By Michelle Trauring
For decades, Steve Joester regularly woke up in strange towns where most of his downtime was split between overwhelming boredom and extreme relaxation.
But sandwiched between them lived the emotion he breathed for—the “intense, high energy” dripping from the likes of Mick Jagger, Bob Marley, Neil Young and Sting, to name a few of the musicians he captured through his lens in the 1970s and 1980s.
“It was all feel, an instrument,” the British-born photographer said of his camera during a recent interview, noting he plays a bad guitar—and not in the good way. “I followed the music to get the peak shots. I watched the whole show through the viewfinder to get the special moments.”
These days, he transforms his iconic images—which cemented his place in rock photography royalty—into mixed media works, which are currently on view in “The Golden Age of Rock ‘n’ Roll,” an exhibit split between the White Room Gallery in Bridgehampton and Karyn Mannix’s new East Hampton gallery, The Studio.
Mr. Joester said he considers himself lucky to have lived through the golden age. For those who didn’t, they are left with classic photos to help them imagine what that time was like and, in some cases, create derivative art from them.
For Amagansett native Valerie Suter, her inspiration almost always starts with a black-and-white image she finds online and the feeling it awakens within her.
Then, she grabs a canvas, or masonite, or paper, and gets to work.
“I’m usually moved to paint someone based on what I know of what he or she has given to the world, which in many cases happens to have caused the person to become famous,” she said. “I do also paint people who are not well-known, so choosing someone as a subject has much more to do with a personal feeling of wanting to know someone better because of his or her work, rather than because they’re a public figure.
“Many of my subjects became famous because of what they’ve expressed—whether through music, writing, or another medium—and, in a very real way, self-expression often literally begins with your face,” she continued. “I’m fascinated by the way one’s face can express a vast range of feelings in extremely subtle ways.”
She was moved to paint David Bowie shortly after he died in January, and her portrait of Bob Dylan preceded that after she read his memoir, “Chronicles”—both of which are on view in East Hampton. Australia-based artist Adoni Astrinakis, who has made his American debut in Bridgehampton, also found himself drawn to Dylan, who was his first-ever portrait, excluding his earliest work.
“Well, when I was really little I used to pause Disney cartoons and draw my favorite characters from the TV screen,” he said. “I guess that was my first introduction to portraiture. I might even have those drawings lying around somewhere.”
He took an art hiatus from age 14 to 30, picking up a brush again just three years ago for none other than Dylan—“He’s seemed to have lived his life according to his own rules and we’ve all been touched by it in some way,” he said. “It’s a very powerful thing.”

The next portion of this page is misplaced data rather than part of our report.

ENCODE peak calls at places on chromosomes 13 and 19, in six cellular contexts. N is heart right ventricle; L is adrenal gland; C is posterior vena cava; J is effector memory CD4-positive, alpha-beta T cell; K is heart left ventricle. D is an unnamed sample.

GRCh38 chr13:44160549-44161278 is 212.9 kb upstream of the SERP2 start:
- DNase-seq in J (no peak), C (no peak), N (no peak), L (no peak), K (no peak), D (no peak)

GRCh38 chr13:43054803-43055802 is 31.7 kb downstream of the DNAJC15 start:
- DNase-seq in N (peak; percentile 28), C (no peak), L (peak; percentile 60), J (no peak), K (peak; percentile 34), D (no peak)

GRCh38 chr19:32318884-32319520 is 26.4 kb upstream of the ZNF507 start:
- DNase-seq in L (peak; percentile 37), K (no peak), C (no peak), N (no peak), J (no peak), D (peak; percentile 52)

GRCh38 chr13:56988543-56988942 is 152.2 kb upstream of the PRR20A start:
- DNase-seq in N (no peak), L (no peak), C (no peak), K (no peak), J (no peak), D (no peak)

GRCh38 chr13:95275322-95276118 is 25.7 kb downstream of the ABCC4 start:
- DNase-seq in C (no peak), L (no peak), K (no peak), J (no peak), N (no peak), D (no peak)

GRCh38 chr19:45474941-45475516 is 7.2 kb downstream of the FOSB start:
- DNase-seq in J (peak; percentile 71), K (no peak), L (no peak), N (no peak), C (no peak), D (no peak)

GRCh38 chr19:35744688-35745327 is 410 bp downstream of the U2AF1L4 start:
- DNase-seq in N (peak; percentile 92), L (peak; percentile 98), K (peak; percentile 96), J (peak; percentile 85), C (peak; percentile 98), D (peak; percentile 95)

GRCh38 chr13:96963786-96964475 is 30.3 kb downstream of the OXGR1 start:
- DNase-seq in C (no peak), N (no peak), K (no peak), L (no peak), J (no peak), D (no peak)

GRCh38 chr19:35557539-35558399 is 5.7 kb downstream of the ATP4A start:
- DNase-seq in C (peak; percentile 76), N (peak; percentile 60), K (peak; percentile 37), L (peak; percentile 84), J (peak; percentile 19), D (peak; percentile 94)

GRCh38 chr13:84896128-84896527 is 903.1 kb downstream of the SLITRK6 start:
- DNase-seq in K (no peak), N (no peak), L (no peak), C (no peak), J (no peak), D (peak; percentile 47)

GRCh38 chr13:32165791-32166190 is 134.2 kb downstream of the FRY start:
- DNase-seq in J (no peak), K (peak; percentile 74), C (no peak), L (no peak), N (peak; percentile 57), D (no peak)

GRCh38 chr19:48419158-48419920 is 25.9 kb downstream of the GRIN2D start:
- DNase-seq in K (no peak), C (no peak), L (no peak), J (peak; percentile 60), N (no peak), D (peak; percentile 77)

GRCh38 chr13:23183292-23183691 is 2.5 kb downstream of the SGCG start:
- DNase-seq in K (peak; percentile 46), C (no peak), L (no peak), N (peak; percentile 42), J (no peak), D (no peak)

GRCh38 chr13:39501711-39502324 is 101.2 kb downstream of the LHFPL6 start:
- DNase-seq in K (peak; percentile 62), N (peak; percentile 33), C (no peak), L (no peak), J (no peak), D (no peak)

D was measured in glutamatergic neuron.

“I’m drawn to timelessness,” he added. “Obviously that’s a relative term, but I just feel that some subjects and images have a certain unexplainable x-factor. I’ll be captured by it and just have the instinct to want to capture it back. It’s as simple as that. I actually like that it’s difficult to define.”
His three works on view at White Room are part of his “27 Club” series, which highlights musicians who died at age 27, among them Amy Winehouse, Kurt Cobain and Jimi Hendrix.
And each portrait has a secret behind it—quite literally. On the back of every canvas, Mr. Astrinakis wrote a quote pertaining to the fallen musician. “It’s funny the way most people love the dead,” the back of the Hendrix portrait reads. “Once you are dead you are made for life.”
“I think rock ’n’ roll was born as a natural reaction to the political and social climate of the time,” Mr. Astrinakis said. “It was something that couldn’t be contained. There was no gatekeeper, no rules and that’s why it had so much impact. Now, there are so many avenues for people to express themselves regarding political and social issues, and with great reach. So the landscape has changed.
“I love hip hop and when it came up in the ’80s and ’90s, I think in many ways it followed in the footsteps of rock ’n’ roll, in terms of where it was coming from emotionally,” he continued. “There’s a lot of cookie-cutter music out there now in all genres, but there’s also some really exciting innovators that are challenging not only the industry but opening our minds to issues that many of us are cushioned from.”
Throughout the ages, music has always tightly intertwined with art, according to Southampton native Jason Poremba, whose line drawings of Prince and Bowie, as well as a duct-tape portrait of Madonna and broken record rendition of Elvis Presley, are on view in Bridgehampton.
“Ground-breaking music and art seem to be side by side through history,” he said. “Recent years have brought street art to the forefront—in particular, street art-inspired pop imagery is pretty massive currently. Banksy and similar, well-known street artists have now catapulted street art into an acceptable art form by the masses.”
In his own mixed-media pieces, Mr. Joester has welcomed the evolution of both art and music. In fact, he said he doesn’t miss the rock scene of the 1970s and 1980s one bit.
“Been there,” he said. “And at the time, it was right. It was pretty ’effin crazy! Enough said.”
Receptions for “The Golden Age of Rock ‘n’ Roll” will be held on Saturday, May 28, from 5 to 7 p.m. at The Studio in East Hampton and Sunday, May 29, from 5 to 7 p.m. at the White Room Gallery in Bridgehampton. For more information, visit mannix.studio and thewhiteroom.gallery.